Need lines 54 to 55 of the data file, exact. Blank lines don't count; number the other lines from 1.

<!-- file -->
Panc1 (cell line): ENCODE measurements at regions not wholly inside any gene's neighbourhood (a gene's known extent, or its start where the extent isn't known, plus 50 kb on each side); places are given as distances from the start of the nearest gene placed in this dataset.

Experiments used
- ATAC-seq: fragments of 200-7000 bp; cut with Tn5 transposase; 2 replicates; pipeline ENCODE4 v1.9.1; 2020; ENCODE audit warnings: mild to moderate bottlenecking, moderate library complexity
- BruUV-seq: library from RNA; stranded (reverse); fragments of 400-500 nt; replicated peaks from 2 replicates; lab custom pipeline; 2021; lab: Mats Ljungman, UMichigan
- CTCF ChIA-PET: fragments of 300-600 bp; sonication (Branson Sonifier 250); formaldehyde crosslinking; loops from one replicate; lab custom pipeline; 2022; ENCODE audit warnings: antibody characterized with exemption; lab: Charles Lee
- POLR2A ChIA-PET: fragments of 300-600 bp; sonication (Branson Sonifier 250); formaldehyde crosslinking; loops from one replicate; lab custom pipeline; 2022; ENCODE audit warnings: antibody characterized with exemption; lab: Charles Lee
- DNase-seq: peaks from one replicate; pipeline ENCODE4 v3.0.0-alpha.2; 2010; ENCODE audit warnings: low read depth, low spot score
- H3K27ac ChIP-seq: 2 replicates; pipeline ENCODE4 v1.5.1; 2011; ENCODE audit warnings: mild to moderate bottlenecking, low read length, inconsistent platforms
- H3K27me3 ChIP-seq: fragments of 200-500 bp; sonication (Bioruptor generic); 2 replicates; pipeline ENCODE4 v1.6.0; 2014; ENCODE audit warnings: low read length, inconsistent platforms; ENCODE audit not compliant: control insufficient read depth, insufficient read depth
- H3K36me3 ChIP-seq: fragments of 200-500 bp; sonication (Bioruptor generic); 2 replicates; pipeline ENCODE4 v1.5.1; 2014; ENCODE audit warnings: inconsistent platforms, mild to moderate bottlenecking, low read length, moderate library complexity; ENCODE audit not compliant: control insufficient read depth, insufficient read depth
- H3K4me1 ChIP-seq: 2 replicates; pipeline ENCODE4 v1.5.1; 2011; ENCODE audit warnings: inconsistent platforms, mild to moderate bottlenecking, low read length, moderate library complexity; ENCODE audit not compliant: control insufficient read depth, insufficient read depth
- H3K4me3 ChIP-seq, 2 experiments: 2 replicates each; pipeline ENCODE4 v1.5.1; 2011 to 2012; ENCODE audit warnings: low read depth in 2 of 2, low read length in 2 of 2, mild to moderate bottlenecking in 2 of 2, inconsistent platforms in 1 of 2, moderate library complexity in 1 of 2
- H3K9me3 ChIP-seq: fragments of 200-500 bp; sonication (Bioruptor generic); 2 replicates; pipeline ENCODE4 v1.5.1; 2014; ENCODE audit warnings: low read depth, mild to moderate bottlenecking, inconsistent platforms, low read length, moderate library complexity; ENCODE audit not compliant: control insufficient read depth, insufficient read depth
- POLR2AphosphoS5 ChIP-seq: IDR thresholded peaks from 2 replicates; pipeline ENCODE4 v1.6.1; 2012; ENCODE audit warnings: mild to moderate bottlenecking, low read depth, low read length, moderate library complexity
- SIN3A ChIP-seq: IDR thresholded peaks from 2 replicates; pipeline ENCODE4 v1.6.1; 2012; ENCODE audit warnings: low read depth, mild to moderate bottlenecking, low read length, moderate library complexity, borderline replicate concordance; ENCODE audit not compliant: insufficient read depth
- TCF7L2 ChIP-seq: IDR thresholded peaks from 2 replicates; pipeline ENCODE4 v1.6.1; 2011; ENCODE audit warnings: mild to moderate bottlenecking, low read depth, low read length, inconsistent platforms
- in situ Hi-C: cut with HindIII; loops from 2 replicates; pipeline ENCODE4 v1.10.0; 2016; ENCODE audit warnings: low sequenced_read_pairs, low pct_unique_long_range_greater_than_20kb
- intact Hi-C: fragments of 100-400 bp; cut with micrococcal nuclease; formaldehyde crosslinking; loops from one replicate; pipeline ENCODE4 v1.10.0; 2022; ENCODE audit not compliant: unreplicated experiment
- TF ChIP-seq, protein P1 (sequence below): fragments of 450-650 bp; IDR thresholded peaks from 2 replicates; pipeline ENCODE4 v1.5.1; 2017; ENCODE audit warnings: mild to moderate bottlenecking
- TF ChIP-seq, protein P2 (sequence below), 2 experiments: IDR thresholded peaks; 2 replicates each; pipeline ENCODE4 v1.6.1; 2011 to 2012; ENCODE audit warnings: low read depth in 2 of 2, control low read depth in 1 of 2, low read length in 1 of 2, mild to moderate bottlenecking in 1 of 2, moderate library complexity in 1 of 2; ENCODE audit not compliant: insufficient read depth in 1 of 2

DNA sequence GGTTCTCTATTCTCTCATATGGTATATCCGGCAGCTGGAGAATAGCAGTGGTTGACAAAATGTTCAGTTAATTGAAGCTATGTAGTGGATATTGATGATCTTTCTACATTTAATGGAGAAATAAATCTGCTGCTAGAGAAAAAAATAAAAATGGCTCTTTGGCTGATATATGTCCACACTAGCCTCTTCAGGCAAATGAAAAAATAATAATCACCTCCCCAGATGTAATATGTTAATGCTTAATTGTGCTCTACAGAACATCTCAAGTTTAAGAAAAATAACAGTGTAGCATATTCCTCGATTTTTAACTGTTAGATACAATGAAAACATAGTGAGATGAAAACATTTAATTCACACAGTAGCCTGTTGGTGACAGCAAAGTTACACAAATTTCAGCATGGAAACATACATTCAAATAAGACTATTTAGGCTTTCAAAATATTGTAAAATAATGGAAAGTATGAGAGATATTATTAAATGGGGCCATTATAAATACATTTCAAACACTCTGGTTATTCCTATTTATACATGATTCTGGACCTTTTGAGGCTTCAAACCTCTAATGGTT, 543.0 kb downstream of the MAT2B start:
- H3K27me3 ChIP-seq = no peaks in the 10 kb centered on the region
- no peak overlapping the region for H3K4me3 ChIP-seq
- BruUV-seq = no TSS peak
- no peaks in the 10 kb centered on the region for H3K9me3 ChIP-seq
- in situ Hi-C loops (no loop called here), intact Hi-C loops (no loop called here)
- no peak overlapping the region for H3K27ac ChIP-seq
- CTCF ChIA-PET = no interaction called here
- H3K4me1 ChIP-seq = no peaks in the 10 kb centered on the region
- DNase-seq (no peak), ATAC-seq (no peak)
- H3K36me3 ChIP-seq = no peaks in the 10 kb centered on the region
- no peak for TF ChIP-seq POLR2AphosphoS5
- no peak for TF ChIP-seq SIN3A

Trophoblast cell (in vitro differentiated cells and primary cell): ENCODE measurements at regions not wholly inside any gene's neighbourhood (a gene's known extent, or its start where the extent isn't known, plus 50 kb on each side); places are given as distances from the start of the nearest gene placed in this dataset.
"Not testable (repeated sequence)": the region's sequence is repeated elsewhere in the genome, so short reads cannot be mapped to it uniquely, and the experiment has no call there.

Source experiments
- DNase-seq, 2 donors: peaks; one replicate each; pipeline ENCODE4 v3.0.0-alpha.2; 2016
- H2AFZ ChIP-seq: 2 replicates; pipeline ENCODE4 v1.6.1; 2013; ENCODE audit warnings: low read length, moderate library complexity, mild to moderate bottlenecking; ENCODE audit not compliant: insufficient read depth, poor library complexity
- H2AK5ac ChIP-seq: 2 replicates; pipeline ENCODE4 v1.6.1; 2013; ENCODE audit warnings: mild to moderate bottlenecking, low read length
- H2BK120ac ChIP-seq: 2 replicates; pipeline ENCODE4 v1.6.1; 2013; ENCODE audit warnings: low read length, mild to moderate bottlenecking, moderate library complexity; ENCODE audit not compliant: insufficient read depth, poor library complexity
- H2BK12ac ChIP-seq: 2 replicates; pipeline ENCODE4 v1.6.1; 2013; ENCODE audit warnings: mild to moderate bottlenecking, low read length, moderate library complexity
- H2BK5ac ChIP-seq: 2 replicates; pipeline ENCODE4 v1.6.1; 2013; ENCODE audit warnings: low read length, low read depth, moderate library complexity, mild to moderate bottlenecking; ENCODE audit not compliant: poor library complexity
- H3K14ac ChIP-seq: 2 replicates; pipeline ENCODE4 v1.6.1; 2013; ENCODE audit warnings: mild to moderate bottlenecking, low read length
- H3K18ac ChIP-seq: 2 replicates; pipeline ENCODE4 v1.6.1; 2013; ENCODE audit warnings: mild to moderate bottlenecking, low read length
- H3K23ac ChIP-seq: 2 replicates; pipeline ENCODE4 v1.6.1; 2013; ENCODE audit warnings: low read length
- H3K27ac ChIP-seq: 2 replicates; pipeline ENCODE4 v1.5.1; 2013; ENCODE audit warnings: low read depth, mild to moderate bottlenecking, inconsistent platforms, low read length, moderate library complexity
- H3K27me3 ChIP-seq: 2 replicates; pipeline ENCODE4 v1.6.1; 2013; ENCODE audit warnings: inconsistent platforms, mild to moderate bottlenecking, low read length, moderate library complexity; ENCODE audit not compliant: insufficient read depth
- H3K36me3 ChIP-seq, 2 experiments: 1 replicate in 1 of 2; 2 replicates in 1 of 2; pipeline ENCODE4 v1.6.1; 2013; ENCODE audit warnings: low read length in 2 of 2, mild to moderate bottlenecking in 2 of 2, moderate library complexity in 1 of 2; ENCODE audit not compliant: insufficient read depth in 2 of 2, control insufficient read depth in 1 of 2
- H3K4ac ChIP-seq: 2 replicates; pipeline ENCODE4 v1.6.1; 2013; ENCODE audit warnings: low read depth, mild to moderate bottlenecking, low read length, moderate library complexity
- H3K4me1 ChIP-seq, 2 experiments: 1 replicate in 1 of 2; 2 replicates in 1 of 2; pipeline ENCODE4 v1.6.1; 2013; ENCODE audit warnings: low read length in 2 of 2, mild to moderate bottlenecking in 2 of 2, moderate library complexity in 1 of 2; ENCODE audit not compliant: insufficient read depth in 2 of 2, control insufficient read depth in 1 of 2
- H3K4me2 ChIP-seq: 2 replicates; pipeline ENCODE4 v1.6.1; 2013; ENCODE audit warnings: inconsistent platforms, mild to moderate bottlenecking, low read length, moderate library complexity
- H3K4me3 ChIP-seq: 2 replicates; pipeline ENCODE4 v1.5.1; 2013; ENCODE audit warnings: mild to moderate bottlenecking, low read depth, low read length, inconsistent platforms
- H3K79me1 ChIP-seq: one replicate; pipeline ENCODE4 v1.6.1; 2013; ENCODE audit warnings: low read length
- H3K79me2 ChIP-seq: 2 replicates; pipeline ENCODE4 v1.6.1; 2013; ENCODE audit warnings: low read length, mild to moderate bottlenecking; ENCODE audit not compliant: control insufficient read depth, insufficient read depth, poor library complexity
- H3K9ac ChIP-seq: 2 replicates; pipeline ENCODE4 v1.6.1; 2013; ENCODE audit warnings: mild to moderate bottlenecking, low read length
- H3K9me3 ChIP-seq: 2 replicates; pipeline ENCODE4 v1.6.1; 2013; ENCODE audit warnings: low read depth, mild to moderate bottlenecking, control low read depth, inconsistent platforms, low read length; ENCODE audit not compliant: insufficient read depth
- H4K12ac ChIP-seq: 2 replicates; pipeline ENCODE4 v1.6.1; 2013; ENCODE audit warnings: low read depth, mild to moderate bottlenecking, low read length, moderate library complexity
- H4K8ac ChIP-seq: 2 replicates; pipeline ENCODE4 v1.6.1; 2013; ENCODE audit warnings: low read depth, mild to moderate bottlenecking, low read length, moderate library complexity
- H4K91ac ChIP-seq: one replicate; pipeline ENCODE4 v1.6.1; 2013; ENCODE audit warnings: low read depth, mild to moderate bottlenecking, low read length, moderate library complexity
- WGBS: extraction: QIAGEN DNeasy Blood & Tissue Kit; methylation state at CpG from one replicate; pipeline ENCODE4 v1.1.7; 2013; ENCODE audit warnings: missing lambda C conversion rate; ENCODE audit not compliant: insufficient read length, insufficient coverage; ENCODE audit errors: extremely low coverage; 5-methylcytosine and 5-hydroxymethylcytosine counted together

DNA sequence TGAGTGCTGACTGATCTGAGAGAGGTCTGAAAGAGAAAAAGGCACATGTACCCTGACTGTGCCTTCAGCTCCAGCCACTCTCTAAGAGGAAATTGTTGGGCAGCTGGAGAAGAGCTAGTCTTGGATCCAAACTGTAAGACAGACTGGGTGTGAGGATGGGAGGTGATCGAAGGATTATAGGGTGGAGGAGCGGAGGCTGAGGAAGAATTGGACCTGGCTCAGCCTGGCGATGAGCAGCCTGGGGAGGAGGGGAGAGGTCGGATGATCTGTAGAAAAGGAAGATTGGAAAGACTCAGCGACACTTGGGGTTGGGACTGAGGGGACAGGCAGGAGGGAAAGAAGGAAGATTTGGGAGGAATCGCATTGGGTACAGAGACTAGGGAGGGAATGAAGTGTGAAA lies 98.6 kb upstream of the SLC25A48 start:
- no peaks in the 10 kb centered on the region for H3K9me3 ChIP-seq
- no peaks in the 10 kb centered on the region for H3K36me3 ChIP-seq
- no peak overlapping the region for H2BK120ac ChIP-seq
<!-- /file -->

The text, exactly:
- H3K79me2 ChIP-seq: 2 replicates; pipeline ENCODE4 v1.6.1; 2013; ENCODE audit warnings: low read length, mild to moderate bottlenecking; ENCODE audit not compliant: control insufficient read depth, insufficient read depth, poor library complexity
- H3K9ac ChIP-seq: 2 replicates; pipeline ENCODE4 v1.6.1; 2013; ENCODE audit warnings: mild to moderate bottlenecking, low read length